2012 Finland 5 Euros Wildman Coin Follow Up
Thanks to you and to Pabitra Sara in the last issue of The E-Sylum for the answer to my question, ie. that no KM number has been assigned to the Finish 2012 5 euro issued for Lapland.
I tried Mr. Saha’s suggestion and went to numismaster.com, advanced search, and entered Finland, 5 euro, CuNi-CuNiAl, and, separately, 2011 and 2012 but that just returned me to their search box. Oh well, not serious. Maybe one has to be a subscriber or something - or maybe they consider it NCLT and cover it, if at all, elsewhere.
Best wishes, and thank you for The E-Sylum. It is interesting reading even if it is seldom in my specialty.
Sorry for the confusion over the 2011 and 2012 issues of coins. They are two different coins and Pabitra had sent me images of both coins, but I'd only illustrated one of them in The E-Sylum. -Editor
To read the earlier E-Sylum article, see: NOTES FROM E-SYLUM READERS: JULY 14, 2013 : 2012 Finland 5 Euros Wildman Catalog Number (www.coinbooks.org/esylum_v16n29a12.html)
Coin Twins: Vermontensium Pillarium
Fred Michaelson writes:
The E-Sylum keeps getting better and better and I've become a hopeless addict. Earlier today I opened up my cigar box full of old silver coins and had some fun with them. Suddenly I was struck by the similarity between a Two Reales piece and our own Vermont State Quarter. Now I must look for others.
I never thought of that connection before. Interesting. What other unintentional coin twin pairs exist out there? -Editor
Rich Hartzog forwarded these images from the Harper Series School & Family Readers: The First Reader, the Second book of Reading, 1860. Thanks! This is a book from the dawn of American numismatics, which blossomed after the introduction of small cents in 1857. This illustrates one way the population was educated about the new coins. -Editor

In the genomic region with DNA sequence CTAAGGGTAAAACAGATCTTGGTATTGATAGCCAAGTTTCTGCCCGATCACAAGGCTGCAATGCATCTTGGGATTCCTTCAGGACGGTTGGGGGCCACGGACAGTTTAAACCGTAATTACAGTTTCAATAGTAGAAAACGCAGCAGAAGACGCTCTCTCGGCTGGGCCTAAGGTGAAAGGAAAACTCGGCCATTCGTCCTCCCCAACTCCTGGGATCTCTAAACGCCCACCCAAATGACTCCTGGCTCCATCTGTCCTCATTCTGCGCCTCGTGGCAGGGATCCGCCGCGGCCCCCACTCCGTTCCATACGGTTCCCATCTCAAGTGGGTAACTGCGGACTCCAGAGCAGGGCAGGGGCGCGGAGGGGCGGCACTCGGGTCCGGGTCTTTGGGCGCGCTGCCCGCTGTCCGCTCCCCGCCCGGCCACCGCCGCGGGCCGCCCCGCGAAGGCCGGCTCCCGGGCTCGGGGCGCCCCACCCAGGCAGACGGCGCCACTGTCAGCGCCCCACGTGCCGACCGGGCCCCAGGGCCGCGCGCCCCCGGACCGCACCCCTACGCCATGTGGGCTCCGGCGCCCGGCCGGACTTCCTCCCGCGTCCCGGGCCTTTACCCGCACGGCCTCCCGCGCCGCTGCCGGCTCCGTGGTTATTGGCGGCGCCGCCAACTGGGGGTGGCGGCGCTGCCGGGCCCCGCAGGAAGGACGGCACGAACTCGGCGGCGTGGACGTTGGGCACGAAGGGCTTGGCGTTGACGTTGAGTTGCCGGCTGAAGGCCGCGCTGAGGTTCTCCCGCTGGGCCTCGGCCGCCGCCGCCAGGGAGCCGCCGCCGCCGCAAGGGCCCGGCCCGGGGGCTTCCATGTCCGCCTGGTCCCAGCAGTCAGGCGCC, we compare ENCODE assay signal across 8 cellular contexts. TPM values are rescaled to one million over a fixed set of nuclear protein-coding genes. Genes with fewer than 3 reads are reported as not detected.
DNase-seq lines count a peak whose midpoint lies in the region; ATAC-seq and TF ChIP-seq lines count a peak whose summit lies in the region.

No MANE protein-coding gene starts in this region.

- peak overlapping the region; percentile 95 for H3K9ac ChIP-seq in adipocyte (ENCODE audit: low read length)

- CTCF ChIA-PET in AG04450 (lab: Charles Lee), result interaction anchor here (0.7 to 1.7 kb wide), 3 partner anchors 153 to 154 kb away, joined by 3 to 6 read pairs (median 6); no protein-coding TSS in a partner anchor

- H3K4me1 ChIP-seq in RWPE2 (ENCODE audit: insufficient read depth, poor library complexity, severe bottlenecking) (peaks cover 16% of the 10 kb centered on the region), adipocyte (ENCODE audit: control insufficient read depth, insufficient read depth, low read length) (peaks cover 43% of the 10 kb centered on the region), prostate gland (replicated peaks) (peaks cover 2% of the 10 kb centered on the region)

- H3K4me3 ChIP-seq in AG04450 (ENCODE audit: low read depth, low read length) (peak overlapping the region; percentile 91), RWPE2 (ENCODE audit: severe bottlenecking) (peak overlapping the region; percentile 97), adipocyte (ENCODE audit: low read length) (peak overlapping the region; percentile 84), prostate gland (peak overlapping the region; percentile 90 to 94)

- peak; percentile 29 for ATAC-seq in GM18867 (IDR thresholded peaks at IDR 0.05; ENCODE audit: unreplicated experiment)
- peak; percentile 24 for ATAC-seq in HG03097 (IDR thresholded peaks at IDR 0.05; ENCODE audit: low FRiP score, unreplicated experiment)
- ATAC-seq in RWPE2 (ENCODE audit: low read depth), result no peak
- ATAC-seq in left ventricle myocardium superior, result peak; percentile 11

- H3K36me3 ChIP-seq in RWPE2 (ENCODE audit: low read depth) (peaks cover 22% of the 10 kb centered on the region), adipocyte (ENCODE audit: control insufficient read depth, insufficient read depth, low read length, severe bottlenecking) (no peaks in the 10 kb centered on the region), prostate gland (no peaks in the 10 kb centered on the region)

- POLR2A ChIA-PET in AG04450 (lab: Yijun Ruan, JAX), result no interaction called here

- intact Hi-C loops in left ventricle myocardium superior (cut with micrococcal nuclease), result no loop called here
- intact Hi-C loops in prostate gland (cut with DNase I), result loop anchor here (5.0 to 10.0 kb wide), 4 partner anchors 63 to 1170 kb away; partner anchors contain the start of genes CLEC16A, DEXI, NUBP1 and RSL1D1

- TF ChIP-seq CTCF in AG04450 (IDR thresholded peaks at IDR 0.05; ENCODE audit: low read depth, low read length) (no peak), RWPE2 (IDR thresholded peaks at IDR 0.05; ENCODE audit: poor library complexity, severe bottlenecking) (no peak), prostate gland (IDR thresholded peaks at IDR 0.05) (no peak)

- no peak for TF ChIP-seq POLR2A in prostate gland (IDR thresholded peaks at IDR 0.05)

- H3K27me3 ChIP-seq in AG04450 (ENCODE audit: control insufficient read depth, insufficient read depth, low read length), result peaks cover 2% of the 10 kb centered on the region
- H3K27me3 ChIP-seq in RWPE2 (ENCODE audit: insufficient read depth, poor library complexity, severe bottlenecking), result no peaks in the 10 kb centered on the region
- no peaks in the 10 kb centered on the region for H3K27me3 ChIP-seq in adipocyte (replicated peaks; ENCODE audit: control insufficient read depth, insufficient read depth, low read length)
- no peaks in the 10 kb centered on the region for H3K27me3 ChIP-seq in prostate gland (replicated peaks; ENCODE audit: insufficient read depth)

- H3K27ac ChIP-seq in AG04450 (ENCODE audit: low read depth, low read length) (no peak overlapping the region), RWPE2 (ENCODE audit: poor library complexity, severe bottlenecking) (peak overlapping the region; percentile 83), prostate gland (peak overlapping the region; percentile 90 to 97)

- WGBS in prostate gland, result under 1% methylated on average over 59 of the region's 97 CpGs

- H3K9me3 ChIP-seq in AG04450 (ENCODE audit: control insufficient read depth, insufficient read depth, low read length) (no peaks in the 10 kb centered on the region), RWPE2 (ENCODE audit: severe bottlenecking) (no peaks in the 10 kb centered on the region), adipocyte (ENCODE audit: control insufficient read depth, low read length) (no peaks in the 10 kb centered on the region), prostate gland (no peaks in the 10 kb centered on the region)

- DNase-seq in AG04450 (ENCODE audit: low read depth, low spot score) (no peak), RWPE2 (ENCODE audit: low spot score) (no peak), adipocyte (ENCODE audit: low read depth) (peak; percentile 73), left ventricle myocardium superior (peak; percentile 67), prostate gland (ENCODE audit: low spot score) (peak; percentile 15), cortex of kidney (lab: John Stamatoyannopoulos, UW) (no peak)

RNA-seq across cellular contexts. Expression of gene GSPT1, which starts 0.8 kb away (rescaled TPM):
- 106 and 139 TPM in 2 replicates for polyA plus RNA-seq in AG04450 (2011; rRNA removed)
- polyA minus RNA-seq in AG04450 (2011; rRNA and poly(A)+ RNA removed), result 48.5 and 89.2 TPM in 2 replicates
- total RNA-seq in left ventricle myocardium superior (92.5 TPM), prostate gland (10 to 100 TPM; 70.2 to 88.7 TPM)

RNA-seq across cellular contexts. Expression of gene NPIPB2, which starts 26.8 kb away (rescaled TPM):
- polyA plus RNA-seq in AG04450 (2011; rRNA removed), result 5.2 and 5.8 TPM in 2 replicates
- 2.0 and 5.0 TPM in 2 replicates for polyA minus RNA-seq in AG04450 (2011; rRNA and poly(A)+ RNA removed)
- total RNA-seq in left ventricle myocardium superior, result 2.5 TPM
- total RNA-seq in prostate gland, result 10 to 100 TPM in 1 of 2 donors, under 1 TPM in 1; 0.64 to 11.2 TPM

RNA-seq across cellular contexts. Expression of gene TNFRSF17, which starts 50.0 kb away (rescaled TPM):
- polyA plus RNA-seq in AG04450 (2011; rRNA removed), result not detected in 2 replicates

THE BOOK BAZARRE
In his earlier Coin World column, Dave Bowers wrote:
Now in print, John J. Ford, Jr., and the “Franklin Hoard” — containing extensive Ford correspondence, invoices and other material — reveals that Ford created many fabrications — saying one thing about the pedigree or origin of a newly discovered item to one buyer and something different to another buyer.
The John J. Ford Jr. delineated by Karl Moulton is not the John that I thought I knew.
I still like to think that John was very good to me over a long period of time. He helped me with much research in Colonials, early American coins, tokens and other specialties. And, without question, his New Netherlands catalogs were and are magnificent. Let me suggest that he was 90 percent good for the hobby and 10 percent negative and self-destructive.
Not surprisingly, some E-Sylum readers had different assessments. One would put the good/bad mix at 50/50. Here's what some others had to say. -Editor
Tom Fort writes:
I read last week's edition of The E-Sylum with great interest, but I am afraid that I must strongly disagree with Mr. Bowers’ statement that John Ford ‘was 90 percent good for the hobby and 10 percent negative and self-destructive.’ If Moulton’s monograph is correct — I have not read the book and its subject is far outside my area of interest and expertise — then Ford was a criminal forger who profited from the intentional deception of his clients over a number of years. This in turn casts into doubt the accuracy of all of his published works. [some years ago I wrote a list of those I was able to track down: “A bibliography of the published works of John J. Ford Jr.,” The Asylum 23 (2005), pp. 117-120.]
All of Ford’s work, whether in the form of auction catalogues or articles must now be checked due his criminal activity. After all, how can one trust the word of a man who created numismatic forgeries and sold them to clients? Whatever the depth of his knowledge, Ford used it to fool collectors, dealers and researchers so that he might profit from these deceptions. The damage he inflicted on clients (financial) and researchers (intellectual), is incalculable. Moulton’s book portrays Ford as a highly knowledgeable confidence man. The fact that Mr. Bowers and others still respect Ford and his work is evidence that the con is still working.
David Gladfelter writes:
I don’t think there will ever be a “final word” on John J. Ford. Jr.
This person was a respected numismatist who built a unique collection, memorialized in 21+ elaborate catalogs that advanced the state of the art of auction cataloging. John W. Adams has called him “world-class”. Yet, according to facts now public, Ford did engage in dishonest conduct, and on top of that, did deceive those who were duped by his acts.